"He must do more than that," said Riggs. "He must replace his memories with the outlook he had when he was a child. His mind must be washed out, refreshed, wiped clean and shining and made new again ... ready to live another five thousand years."
The two men sat and looked at one another and in each other's eyes they saw a single thought—the day would come when they, too, each of them alone, would face the problem Andrew Young faced.
"We must help," said Riggs, "in every way we can and we must keep watch and we must be ready ... but Andrew Young cannot know that we are helping or that we are watching him. We must anticipate the materials and tools and the aids that he may need."
Stanford started to speak, then hesitated, as if seeking in his mind for the proper words.
"Yes," said Riggs. "What is it?"
"Later on," Stanford managed to say, "much later on, toward the very end, there is a certain factor that we must supply. The one thing that he will need the most and the one thing that he cannot think about, even in advance. All the rest can be stage setting and he can still go on toward the time when it becomes reality. All the rest may be make-believe, but one thing must come as genuine or the entire effort will collapse in failure."
Riggs nodded. "Of course. That's something we'll have to work out carefully."
"If we can," Stanford said.
The yellow button over here and the red one over there and the green one doesn't fit, so I'll throw it on the floor and just for the fun of it, I'll put the pink one in my mouth and someone will find me with it and they'll raise a ruckus because they will be afraid that I will swallow it.
And there's nothing, absolutely nothing, that I love better than a full-blown ruckus. Especially if it is over me.
"Ug," said Andrew Young, and he swallowed the button.
He sat stiff and straight in the towering high chair and then, in a fury, swept the oversized muffin tin and its freight of buttons crashing to the floor.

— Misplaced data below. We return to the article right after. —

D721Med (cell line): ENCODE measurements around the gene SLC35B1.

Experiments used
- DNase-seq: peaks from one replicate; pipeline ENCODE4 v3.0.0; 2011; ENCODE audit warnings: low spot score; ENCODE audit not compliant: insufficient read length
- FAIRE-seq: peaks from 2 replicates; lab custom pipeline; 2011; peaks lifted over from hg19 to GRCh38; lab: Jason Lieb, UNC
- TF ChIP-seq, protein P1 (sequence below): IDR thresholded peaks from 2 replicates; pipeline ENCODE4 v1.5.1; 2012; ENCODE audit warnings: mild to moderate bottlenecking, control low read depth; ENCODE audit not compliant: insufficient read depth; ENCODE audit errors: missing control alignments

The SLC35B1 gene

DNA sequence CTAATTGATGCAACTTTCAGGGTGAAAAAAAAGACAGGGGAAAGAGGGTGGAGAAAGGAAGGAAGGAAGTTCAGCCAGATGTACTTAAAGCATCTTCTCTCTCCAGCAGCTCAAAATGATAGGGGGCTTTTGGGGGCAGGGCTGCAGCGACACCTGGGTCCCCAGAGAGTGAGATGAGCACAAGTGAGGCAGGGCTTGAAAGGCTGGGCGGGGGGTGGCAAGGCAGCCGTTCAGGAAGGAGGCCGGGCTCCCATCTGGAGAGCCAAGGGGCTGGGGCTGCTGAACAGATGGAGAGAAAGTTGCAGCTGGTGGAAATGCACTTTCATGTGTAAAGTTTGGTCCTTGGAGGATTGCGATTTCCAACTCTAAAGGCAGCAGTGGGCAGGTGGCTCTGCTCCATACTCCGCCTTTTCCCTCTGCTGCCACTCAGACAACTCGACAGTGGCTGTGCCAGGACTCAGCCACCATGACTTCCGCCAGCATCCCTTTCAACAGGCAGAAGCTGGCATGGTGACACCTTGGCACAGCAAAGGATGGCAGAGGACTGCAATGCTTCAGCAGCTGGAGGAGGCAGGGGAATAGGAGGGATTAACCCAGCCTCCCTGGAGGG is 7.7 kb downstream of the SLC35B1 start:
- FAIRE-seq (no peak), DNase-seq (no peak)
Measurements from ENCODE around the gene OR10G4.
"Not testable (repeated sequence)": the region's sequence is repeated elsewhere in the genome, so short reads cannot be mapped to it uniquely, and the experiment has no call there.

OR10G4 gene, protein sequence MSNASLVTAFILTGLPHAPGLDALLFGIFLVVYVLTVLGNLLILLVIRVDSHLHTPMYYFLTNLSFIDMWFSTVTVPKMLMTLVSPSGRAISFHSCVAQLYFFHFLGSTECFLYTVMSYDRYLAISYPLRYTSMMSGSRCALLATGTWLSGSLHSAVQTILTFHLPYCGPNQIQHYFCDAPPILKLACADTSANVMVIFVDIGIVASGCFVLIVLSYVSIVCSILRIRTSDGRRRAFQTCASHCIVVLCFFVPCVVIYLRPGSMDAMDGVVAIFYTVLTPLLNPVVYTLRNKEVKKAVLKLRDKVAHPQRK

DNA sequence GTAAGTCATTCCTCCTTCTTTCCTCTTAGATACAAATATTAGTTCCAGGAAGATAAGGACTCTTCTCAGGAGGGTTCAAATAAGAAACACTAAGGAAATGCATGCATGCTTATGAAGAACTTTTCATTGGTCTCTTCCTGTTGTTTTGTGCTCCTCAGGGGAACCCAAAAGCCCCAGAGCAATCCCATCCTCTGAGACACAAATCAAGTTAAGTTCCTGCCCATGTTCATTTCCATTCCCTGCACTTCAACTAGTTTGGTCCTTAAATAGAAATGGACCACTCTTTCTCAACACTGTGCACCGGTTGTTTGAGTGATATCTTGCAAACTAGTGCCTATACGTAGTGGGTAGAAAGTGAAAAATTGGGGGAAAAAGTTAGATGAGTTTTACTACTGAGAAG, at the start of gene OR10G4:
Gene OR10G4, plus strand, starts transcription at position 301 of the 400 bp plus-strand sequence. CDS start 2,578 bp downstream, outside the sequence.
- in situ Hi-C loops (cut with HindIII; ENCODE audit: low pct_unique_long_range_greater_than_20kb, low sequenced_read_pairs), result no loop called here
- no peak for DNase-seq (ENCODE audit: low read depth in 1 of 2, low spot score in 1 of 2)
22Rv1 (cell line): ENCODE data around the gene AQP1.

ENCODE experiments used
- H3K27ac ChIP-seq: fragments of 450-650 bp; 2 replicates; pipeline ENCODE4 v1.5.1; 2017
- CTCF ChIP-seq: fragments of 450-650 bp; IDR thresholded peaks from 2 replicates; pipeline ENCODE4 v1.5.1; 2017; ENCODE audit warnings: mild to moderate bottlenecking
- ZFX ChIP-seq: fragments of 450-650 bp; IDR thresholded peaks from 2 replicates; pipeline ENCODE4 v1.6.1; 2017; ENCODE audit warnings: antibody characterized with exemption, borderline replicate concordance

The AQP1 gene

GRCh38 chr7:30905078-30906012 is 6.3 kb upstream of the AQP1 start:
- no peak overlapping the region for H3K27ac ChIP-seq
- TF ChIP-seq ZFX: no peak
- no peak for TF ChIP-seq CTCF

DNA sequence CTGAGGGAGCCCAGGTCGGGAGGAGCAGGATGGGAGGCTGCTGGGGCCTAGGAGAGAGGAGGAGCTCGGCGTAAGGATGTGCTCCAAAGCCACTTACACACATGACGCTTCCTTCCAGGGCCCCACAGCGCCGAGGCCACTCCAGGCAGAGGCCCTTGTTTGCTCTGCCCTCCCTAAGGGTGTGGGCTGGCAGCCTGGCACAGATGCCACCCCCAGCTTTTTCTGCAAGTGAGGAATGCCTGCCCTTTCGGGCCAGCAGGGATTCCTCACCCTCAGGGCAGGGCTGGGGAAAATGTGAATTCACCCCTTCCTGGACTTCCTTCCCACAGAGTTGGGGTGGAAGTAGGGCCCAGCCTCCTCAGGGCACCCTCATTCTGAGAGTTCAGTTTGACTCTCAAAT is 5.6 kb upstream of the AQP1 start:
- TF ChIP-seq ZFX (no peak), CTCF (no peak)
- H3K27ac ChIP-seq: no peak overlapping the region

For a second he felt like weeping in utter frustration and then a sense of shame crept in on him.
Big baby, he said to himself.
Crazy to be sitting in an overgrown high chair, playing with buttons and mouthing baby talk and trying to force a mind conditioned by five thousand years of life into the channels of an infant's thoughts.
Carefully he disengaged the tray and slid it out, cautiously shinnied down the twelve-foot-high chair.
The room engulfed him, the ceiling towering far above him.
The neighbors, he told himself, no doubt thought him crazy, although none of them had said so. Come to think of it, he had not seen any of his neighbors for a long spell now.
A suspicion came into his mind. Maybe they knew what he was doing, maybe they were deliberately keeping out of his way in order not to embarrass him.
That, of course, would be what they would do if they had realized what he was about. But he had expected ... he had expected ... that fellow, what's his name? ... at the commission, what's the name of that commission, anyhow? Well, anyway, he'd expected a fellow whose name he couldn't remember from a commission the name of which he could not recall to come snooping around, wondering what he might be up to, offering to help, spoiling the whole setup, everything he'd planned.
I can't remember, he complained to himself. I can't remember the name of a man whose name I knew so short a time ago as yesterday. Nor the name of a commission that I knew as well as I know my name. I'm getting forgetful. I'm getting downright childish.
Childish and forgetful.
Good Lord, thought Andrew Young, that's just the way I want it.
On hands and knees he scrabbled about and picked up the buttons, put them in his pocket. Then, with the muffin tin underneath his arm, he shinnied up the high chair and, seating himself comfortably, sorted out the buttons in the pan.
The green one over here in this compartment and the yellow one ... oops, there she goes onto the floor. And the red one in with the blue one and this one ... this one ... what's the color of this one? Color? What's that?
What is what?
"It's almost time," said Stanford, "and we are ready, as ready as we'll ever be. We'll move in when the time is right, but we can't move in too soon. Better to be a little late than a little early. We have all the things we need. Special size diapers and—"
"Good Lord," exclaimed Riggs, "it won't go that far, will it?"